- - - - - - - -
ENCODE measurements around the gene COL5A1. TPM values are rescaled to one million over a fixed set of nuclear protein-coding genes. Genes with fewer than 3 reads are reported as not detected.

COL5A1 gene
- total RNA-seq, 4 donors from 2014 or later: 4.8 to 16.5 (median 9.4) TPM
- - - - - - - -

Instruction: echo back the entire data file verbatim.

ENCODE measurements around the gene COL5A1. TPM values are rescaled to one million over a fixed set of nuclear protein-coding genes. Genes with fewer than 3 reads are reported as not detected.

COL5A1 gene
- total RNA-seq, 4 donors from 2014 or later: 4.8 to 16.5 (median 9.4) TPM